Do you know a child who struggles with learning numbers and counting? Well, here is a simple and creative way to teach counting! You will need four or five different colored cups and pom poms with corresponding colors. Glue or tape each number and it's appropriate number of "dots" on the cup.
Tuesday, August 28, 2018
Saturday, August 18, 2018
Children with gravitational insecurity typically respond to movement activities by overreacting emotionally. Why? Their vestibular system is not functioning properly. These kids are extremely afraid of heights, falling, and they resist having their feet leave the ground. For this reason, children with gravitational insecurity children prefer to stay low to the ground. They are typically lying down or sitting and doing their best to avoid movement.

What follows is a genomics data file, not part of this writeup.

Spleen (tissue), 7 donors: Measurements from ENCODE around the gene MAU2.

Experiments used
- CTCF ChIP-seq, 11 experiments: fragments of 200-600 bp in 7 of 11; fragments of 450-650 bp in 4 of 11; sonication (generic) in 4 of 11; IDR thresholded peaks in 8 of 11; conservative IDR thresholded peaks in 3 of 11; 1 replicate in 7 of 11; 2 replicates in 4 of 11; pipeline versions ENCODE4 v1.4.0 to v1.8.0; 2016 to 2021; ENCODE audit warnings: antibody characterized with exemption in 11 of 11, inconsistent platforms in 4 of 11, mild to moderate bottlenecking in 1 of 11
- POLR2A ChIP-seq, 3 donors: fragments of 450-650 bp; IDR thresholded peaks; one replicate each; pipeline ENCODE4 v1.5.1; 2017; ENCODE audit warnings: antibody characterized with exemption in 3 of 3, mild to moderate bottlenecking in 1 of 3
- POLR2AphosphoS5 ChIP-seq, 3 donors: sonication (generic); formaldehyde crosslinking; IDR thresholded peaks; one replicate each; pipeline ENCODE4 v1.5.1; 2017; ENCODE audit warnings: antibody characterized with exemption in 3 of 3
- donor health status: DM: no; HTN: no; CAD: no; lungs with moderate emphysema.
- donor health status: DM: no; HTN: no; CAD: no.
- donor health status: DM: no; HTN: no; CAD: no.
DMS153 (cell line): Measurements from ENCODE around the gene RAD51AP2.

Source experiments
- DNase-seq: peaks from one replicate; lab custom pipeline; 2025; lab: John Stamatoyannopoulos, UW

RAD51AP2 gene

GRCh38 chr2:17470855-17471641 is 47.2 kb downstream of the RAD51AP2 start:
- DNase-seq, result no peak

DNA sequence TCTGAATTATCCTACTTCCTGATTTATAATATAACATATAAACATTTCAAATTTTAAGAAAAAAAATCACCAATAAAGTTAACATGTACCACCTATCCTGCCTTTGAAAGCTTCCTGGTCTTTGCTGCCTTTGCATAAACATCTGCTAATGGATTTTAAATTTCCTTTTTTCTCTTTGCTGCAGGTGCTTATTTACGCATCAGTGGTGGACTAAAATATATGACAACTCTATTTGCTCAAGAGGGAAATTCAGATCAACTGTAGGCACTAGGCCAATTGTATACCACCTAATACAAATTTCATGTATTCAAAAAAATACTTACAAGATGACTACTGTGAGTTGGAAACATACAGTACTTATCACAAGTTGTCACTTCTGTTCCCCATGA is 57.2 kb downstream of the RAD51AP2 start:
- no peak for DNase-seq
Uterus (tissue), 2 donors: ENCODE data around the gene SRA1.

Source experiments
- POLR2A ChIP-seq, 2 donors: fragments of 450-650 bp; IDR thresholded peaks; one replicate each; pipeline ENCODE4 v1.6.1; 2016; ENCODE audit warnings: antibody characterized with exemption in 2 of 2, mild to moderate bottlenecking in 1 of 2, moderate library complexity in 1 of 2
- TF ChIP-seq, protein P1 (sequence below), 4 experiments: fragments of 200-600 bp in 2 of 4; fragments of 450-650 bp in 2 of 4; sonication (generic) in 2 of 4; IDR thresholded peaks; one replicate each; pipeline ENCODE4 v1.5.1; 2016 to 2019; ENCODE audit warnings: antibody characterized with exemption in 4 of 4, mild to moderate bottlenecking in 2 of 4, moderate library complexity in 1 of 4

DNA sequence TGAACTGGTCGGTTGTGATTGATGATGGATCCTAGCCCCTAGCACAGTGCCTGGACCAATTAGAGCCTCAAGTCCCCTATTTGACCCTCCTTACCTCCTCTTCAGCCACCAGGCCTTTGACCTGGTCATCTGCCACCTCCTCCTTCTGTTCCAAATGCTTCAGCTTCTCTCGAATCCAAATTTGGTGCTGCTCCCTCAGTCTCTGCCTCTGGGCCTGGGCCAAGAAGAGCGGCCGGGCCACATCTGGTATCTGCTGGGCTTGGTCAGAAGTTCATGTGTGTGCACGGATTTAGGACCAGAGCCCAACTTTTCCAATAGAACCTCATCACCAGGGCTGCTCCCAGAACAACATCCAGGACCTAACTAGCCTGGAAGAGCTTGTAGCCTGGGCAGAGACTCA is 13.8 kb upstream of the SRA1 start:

How can I help my gravitationally insecure child?
- It may be helpful to physically guide your child during play activities such as climbing, sliding and swinging. You can swing with your child in your lap, and this might provide just enough security to prevent a fearful response.
- Encourage your child to participate in climbing, crawling, and jumping activities that are within his comfort zone.
- Demonstrate movement activities such as this for your child, “watch me to this, or do it just it the way I do this.”
- Introduce new movement activities gradually and a little bit at a time.
- Encourage water play in the pool that includes movements such as twirling, jumping, and flipping. The water might make your child feel more secure.
- If your child has extreme responses to movement, I recommend pursuing occupational or physical therapy.
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